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The Fat of the Land

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iTunes Review

In the mid-'90s, American audiences weren't necessarily sold on electronic music. That was before The Fat of the Land. After all, here was an album that made sense: It had the swagger of hip-hop, the muscle of rock 'n' roll, the kinetic energy of a skate video and synths that might as well have come from outer space. It didn't hurt that Keith Flint and Maxim Reality dripped sneering vocals over most of the album's cuts, giving listeners plenty to shout along to.

Customer Reviews


The fact that Liam Howlett reckons this album should be ranked alongside What's the Story, Nevermind and Never Mind The B******s shows how good he thinks this album is. Personally, i wouldnt be one to ignore that view. This album is insane!! It showcases Liam's amazing talents and shows the evil side of Keith and Maxim. The pinnacle of the Prodigy's powers, if you dont have this album, buy it, if you do then put it on repeat for the next year!! Any album that sells 5 million copies on one song alone should be ranked as one of the all-time greats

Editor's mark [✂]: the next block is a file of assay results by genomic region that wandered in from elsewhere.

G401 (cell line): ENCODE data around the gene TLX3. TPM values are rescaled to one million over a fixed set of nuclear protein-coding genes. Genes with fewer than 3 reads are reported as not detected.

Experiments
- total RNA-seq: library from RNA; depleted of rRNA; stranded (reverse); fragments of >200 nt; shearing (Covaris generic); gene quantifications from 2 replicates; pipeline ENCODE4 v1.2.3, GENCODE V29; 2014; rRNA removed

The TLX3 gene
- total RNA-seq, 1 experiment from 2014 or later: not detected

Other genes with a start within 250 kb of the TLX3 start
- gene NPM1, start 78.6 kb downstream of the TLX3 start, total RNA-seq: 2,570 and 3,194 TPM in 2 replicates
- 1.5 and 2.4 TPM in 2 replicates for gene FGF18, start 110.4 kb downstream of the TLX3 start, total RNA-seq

listening to this after having had "prodigy experience" and "music for the jilted generation", I was quite suprised. There are much more real instruments and vocals on this album, and it is fantastic. Narayan and Mindfields are so underated, they are definitley the best tracks.


I like the crab


Formed: 1990 in Braintree, England

Genre: Electronic

Years Active: '90s, '00s, '10s

The Prodigy navigated the high wire, balancing artistic merit and mainstream visibility with more flair than any electronica act of the 1990s. Ably defeating the image-unconscious attitude of most electronic artists in favor of a focus on nominal frontman Keith Flint, the group crossed over to the mainstream of pop music with an incendiary live experience that approximated the original atmosphere of the British rave scene even while leaning uncomfortably close to arena rock showmanship and punk theatrics....
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